Are you serious? Colombia should deny the asylum request? Have you ever been to Cuba? I suggest you travel there as quickly as possible to enjoy the benefits of socialism and the chance to be decreiptly poor and hungry 24/7, all the while trying to make ends meet on the equiv of $12(US)/month.

2:40 PM  
Blogger Manuel A. Tellechea said...

This comment has been removed by the author.

4:07 PM  
Blogger Manuel A. Tellechea said...

"A proud socialist from Chicago who sees hope in the social-economic experiments of our Southern neighbors." — leftside's description of himself

Hope for what? The enslavement of humanity? Haven't you Communists tried that already? Was the murder of more than 1 billion human beings just a dry run? Are you going to "do it right" next time and murder 2 billion? Or 3 billion?

Let me define a slave for you, distinguished dj, urban planner and universal joke of the blogosphere: a slave is someone who is compelled to work for another and receives in exchange the bare sustenance that will allow him to work for one more day in his master's benefit. This is an exact description of the living conditions of the Cuban doctors in Venezuela. The fruits of their labor were paid to Fidel Castro, who, although he has foisted Marxism on Cuba, practices personal capitalism himself, which has allowed him to amass a $900 million fortune based upon just such enslavement of his countrymen.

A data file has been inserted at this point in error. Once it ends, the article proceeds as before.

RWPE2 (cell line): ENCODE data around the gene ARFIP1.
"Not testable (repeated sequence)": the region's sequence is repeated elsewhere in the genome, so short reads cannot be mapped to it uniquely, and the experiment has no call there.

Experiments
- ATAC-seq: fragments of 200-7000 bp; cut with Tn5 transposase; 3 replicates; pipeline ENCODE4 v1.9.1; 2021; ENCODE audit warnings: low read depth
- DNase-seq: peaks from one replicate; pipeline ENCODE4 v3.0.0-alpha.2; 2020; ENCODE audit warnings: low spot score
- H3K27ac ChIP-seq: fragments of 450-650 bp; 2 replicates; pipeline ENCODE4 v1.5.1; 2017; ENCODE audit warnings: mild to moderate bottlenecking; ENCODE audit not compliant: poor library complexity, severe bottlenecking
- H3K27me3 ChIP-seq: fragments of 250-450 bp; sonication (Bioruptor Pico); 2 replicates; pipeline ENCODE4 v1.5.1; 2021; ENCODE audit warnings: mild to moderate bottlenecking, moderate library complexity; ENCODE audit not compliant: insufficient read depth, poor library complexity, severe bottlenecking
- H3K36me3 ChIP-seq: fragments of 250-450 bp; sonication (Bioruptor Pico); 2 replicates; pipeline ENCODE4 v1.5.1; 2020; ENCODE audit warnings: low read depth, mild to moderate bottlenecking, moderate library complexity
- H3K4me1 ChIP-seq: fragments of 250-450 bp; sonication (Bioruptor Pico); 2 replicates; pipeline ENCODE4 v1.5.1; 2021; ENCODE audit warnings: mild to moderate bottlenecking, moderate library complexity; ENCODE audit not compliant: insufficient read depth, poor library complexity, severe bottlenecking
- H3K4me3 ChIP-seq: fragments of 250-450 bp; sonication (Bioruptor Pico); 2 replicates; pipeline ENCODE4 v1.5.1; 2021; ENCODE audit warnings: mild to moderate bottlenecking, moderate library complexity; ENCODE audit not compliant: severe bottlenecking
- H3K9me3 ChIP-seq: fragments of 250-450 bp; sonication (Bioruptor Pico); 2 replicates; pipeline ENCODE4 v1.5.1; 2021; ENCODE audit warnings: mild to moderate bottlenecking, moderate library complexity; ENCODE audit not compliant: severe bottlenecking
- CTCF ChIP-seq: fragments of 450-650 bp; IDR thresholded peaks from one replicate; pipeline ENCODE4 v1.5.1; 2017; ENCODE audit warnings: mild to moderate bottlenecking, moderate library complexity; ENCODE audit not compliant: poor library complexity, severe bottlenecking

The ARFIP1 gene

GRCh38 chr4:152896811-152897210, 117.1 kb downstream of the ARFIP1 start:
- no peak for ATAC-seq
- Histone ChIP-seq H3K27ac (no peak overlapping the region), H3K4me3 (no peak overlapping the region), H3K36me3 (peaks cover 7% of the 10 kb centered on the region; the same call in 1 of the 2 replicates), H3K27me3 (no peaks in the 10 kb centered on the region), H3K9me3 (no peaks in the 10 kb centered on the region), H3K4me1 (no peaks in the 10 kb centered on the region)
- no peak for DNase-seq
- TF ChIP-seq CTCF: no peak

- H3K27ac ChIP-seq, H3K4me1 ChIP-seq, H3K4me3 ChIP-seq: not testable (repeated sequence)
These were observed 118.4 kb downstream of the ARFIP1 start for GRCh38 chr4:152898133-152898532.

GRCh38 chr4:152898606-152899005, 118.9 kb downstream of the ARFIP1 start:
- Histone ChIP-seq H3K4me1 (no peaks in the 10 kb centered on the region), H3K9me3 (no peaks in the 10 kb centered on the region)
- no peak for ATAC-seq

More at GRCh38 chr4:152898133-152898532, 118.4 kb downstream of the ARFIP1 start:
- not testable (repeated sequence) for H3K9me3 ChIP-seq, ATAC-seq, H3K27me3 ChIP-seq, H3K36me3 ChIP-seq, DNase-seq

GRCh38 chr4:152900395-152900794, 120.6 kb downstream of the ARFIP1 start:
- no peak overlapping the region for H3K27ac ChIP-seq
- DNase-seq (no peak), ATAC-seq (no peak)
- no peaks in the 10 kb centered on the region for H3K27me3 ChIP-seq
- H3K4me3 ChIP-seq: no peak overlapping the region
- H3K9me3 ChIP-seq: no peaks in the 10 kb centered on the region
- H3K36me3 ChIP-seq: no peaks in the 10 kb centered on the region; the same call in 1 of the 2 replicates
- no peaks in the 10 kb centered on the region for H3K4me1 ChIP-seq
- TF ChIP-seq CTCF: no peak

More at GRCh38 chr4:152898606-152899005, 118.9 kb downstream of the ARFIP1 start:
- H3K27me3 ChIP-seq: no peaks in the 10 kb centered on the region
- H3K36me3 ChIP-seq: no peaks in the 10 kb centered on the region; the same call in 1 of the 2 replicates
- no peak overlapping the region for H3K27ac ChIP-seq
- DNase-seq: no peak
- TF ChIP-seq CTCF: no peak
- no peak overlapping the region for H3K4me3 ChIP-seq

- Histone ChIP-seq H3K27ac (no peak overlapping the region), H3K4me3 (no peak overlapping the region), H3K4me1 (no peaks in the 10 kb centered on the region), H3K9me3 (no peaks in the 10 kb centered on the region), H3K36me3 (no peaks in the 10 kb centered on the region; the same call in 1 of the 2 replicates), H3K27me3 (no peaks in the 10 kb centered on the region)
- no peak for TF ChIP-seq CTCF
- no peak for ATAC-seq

And you? What are you, leftside? A parasite upon such a parasite. You do not commit Castro's crimes, but you condone and cheer them; but although he is the actor and you are merely the reactor, both of you are on the same moral plane. He is the greater menace but I think that you are even more contemptible than him because you are the dog that laps up the blood. But you are much worse: because you are not a dog. Dogs are governed by their instincts, but you have turned your back on everything that defines and elevates humanity above the beasts, who are at least God's creatures. You are a conscious agent and willing instrument of evil. Nothing can be more contemptible.

4:23 PM  
Anonymous Anonymous said...